Biden refuses to extend invitation to Netanyahu to visit US
Though he was sworn in for another stint as Israeli prime minister late last year, it was confirmed this week that Benjamin Netanyahu has not yet received an invitation to the White House, according to Reuters, and President Joe Biden noted this week that no such gesture is likely to be forthcoming in the “near term.”
The situation underscores reported tensions between the Biden administration and Netanyahu over issues ranging from a controversial plan to reform the Israeli judiciary and escalating hostilities with the Palestinians.
No invitation imminent
Biden spoke to reporters on Tuesday and said, according to the Washington Examiner, that there are no immediate plans to host Netanyahu at the White House and also urged the prime minister to work toward a compromise regarding the aforementioned judicial overhaul that has sparked protests across Israel.
The president's indication that Netanyahu would not be welcomed for an official visit any time soon stood in apparent contradiction of a statement earlier in the day from U.S. Ambassador to Israel Tom Nides, who suggested to Israeli army radio that an invitation might be extended after Passover, as Axios noted.
Nides later tempered that statement by noting that no date has been set for any such visit, and a National Security Council spokesperson also confirmed that no plan for Netanyahu to head to the White House is currently in place.
White House press secretary Karine Jean-Pierre weighed in on the matter Monday, expressing approval of a decision from Netanyahu to temporarily pause the judicial reform plan, saying, according to the Examiner, “We welcome this announcement as an opportunity to create additional time and space for compromise. A compromise is precisely what we have been calling for.”
Judicial reform plan spurs tensions
The most recent flashpoint between Biden and Netanyahu stems from the latter's plan to initiate an overhaul of the Israeli judiciary which would have afforded his coalition government full control over judicial appointments, provide parliament with the ability to overturn Supreme Court rulings, and implement limits on judicial review of measures passed by the legislature, as the Associated Press noted.
Opponents in Israel have warned that the reforms would hand Netanyahu's government control over what has been an independent judiciary and eliminate the country's system of checks and balances, also noting that the prime minister has a blatant conflict of interest with regard to the judicial system, given that he is currently on trial for corruption.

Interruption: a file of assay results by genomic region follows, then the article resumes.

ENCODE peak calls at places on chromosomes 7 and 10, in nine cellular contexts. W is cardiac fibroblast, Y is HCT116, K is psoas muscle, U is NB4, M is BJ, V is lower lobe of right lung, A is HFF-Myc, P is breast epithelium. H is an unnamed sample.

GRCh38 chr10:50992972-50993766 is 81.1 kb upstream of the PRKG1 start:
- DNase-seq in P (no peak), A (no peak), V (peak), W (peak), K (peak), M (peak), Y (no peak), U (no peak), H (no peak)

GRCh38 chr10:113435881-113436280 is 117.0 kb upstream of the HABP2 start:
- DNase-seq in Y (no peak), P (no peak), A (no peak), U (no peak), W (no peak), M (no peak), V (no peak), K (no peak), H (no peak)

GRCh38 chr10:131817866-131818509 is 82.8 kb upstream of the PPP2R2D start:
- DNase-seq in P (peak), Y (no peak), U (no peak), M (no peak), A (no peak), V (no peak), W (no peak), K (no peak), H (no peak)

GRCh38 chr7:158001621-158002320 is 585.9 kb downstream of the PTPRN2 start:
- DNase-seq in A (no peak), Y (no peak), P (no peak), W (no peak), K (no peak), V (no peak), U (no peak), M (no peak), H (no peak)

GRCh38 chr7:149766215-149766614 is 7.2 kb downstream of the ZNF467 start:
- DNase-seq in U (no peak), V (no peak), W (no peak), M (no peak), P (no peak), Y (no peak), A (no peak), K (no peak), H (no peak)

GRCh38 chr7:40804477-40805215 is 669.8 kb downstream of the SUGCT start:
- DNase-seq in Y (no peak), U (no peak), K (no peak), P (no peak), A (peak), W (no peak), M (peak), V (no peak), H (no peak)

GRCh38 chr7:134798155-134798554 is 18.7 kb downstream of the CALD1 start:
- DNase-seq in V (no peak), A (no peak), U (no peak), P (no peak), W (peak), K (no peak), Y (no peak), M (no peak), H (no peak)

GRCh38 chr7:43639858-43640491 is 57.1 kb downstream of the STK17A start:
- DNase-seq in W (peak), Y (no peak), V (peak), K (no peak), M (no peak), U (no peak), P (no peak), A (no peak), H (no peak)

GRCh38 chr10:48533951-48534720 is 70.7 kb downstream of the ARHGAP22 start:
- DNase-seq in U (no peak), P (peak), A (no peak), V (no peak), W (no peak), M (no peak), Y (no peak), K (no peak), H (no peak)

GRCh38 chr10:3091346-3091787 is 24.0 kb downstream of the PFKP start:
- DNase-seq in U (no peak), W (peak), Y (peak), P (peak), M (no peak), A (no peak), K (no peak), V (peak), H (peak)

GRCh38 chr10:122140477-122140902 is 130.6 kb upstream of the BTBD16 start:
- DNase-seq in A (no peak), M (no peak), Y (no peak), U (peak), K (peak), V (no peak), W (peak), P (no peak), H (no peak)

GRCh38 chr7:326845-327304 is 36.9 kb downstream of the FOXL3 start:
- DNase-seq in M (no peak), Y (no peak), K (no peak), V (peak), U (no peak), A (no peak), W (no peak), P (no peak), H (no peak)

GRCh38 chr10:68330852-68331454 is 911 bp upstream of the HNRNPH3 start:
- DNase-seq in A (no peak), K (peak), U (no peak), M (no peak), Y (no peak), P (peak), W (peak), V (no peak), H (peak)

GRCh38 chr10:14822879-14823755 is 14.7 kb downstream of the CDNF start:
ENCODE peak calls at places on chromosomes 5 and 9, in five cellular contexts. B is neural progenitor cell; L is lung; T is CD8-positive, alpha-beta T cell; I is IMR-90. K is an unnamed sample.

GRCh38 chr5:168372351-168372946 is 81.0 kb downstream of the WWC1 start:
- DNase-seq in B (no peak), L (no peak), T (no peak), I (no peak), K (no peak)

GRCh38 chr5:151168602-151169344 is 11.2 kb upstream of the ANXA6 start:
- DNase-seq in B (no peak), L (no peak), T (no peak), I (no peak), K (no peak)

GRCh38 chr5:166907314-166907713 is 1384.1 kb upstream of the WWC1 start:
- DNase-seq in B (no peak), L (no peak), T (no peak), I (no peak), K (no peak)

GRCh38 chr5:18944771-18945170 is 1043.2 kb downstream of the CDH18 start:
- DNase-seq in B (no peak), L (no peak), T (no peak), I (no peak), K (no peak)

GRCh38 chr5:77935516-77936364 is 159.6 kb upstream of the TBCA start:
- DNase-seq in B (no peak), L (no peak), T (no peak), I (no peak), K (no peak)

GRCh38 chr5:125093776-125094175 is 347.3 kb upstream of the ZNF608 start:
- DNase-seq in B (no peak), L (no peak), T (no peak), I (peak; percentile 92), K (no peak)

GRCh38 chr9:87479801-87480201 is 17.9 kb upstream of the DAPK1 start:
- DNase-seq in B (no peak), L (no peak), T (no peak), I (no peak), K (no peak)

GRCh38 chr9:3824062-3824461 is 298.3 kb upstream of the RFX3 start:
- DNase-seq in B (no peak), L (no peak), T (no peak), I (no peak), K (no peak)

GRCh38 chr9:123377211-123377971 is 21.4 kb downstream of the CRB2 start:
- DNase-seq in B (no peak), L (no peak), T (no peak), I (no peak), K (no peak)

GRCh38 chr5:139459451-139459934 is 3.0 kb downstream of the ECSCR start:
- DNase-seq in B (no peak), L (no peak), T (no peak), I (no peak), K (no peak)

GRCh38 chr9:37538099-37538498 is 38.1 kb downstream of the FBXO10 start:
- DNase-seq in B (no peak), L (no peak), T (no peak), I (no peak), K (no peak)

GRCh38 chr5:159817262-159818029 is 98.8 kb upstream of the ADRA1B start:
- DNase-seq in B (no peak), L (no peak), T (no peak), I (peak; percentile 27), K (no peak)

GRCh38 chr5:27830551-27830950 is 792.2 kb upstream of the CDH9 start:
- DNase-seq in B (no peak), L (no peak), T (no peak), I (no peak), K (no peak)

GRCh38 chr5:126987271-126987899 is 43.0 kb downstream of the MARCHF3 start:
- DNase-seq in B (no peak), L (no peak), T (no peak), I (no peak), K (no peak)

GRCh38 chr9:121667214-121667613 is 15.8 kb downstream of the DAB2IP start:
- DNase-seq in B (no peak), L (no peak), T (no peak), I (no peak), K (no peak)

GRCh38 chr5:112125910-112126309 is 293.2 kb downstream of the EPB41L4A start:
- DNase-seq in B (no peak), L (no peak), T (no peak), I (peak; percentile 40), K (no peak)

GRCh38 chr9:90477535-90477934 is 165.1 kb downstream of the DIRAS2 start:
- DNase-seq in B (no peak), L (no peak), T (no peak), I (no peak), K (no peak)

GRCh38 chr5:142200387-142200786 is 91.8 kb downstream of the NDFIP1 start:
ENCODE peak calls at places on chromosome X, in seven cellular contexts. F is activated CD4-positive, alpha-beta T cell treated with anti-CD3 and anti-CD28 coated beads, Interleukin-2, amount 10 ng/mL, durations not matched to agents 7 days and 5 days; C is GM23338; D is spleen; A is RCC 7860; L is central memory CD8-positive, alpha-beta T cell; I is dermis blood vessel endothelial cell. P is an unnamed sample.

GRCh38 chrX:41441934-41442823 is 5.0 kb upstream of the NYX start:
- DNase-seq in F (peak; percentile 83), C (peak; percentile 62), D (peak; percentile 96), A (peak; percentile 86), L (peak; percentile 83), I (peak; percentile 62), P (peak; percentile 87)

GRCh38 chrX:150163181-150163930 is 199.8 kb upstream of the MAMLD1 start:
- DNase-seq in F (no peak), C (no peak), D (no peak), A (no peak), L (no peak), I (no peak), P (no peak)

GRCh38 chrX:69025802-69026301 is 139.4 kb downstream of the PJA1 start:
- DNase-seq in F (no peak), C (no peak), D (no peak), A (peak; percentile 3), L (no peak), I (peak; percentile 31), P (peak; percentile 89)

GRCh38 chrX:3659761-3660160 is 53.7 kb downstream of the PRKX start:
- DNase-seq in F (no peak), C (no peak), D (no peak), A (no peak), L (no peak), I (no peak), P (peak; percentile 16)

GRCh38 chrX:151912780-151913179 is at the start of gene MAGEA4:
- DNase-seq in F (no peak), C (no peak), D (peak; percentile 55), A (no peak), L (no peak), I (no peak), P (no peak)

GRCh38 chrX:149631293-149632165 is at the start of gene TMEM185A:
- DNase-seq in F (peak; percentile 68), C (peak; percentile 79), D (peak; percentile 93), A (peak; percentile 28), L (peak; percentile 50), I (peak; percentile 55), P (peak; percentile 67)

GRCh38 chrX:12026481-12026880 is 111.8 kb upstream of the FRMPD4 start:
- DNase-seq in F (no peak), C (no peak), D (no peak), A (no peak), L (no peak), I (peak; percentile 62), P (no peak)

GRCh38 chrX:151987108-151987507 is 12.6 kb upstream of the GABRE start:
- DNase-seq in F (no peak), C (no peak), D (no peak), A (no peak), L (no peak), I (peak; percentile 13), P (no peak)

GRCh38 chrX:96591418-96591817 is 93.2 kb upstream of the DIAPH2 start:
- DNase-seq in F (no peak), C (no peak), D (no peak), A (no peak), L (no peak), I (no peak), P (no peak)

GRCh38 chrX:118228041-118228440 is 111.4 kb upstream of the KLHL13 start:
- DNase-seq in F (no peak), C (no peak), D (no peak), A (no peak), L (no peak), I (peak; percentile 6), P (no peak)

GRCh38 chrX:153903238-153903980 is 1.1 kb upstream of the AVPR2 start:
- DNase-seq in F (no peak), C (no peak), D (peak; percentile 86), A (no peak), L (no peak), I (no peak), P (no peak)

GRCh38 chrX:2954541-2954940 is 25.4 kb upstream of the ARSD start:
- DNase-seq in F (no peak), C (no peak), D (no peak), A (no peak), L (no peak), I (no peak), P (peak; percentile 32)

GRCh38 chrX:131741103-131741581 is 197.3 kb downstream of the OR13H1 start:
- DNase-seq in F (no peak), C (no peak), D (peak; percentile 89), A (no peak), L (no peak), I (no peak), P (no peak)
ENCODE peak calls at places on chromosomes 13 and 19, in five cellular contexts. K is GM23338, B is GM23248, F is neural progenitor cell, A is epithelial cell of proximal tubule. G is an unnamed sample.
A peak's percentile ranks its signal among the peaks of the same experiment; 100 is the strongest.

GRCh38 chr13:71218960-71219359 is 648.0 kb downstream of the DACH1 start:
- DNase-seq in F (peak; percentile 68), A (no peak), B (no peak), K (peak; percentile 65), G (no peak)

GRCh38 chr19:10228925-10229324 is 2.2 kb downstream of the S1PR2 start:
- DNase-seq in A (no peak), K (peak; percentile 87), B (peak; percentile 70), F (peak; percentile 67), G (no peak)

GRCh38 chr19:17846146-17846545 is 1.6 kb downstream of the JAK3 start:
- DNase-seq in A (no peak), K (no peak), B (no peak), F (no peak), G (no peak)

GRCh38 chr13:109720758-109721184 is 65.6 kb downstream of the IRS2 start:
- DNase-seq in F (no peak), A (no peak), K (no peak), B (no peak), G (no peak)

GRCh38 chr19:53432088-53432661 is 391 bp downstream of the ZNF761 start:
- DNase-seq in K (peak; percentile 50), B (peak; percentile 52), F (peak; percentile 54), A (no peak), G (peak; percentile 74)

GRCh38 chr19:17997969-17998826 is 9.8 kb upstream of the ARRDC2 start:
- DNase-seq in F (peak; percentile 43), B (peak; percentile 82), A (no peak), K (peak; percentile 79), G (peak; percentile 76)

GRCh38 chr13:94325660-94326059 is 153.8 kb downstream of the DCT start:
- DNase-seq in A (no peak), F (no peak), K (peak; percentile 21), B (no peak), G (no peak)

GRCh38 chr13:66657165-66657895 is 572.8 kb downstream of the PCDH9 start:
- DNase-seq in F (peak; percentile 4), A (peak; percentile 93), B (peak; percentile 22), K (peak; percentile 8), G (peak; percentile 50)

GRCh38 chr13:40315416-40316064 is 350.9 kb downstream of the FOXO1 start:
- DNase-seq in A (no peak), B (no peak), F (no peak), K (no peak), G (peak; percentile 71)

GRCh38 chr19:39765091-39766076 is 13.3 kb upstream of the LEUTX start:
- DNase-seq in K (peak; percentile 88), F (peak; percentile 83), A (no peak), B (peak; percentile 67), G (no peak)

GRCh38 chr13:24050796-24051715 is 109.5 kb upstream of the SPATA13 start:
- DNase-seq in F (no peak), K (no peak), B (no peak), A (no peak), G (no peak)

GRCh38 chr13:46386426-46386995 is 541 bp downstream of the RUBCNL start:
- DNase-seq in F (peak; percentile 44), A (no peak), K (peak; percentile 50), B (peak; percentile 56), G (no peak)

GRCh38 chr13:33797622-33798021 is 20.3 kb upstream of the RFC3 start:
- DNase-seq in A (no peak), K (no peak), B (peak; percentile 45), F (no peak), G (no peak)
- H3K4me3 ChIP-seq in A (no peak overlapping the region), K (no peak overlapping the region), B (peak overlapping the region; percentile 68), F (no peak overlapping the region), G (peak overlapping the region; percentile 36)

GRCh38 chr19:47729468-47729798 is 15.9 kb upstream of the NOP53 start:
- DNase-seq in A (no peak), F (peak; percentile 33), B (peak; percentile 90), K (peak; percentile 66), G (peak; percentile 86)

The specter of the overhaul produced massive unrest in cities such as Tel Aviv, Haifa, Beersheba, and Jerusalem, with universities and unions vowing to launch a general strike and reservists in the Israeli army hinting at a revolt many feared could put the country's national security at risk.
Late on Monday, Netanyahu responded to the growing tumult over the plan by announcing a monthlong delay in the overhaul, noting his desire to “avoid a civil war” and pledging to seek compromise with the opposition, as the Associated Press noted separately.
Commenting further on the strife in Israel stemming from the proposed judicial overhaul, Biden told reporters Tuesday, “I hope [Netanyahu] walks away from it,” as the Jerusalem Post noted.
“Like many strong supporters of Israel, I am very concerned. I am concerned that they get this straight,” Biden continued.
Suggesting that his position has been firmly communicated to Netanyahu, the president added, “They cannot continue down this road. I have sort of made that clear.”
“Hopefully the prime minister will act in a way that he will try to work out some genuine compromise, but that remains to be seen,” Biden added, before declaring that he had no intention of hosting Netanyahu in D.C., at least anytime in the near future.
The Post noted that it did not take long for Netanyahu to respond to Biden's expressions of rebuke, with the prime minister beginning by noting, “I have known President Biden for over 40 years, and I appreciate his longstanding commitment to Israel.”
“The alliance between Israel and the United States is unbreakable and always overcomes the occasional differences between us,” Netanyahu continued. “My administration is committed to strengthening democracy by restoring the proper balance between the three branches of government, which we are striving to achieve via a broad consensus.”
With that said, however, Netanyahu emphasized, “Israel is a sovereign country which makes its decisions by the will of its people and not based on pressures from abroad, including from the best of friends.”
Nides, for his part, attempted to tamp down suggestions of a serious rift between the administration and Netanyahu, saying, “[w]e spend an enormous amount of time every day talking to the PM's office, and they talk to our office,” claiming, according to the Post that the relationship is “akin to a family connection.” However, the White House refusal to host Netanyahu has clearly raised eyebrows and will likely continue to do so until an invitation is extended.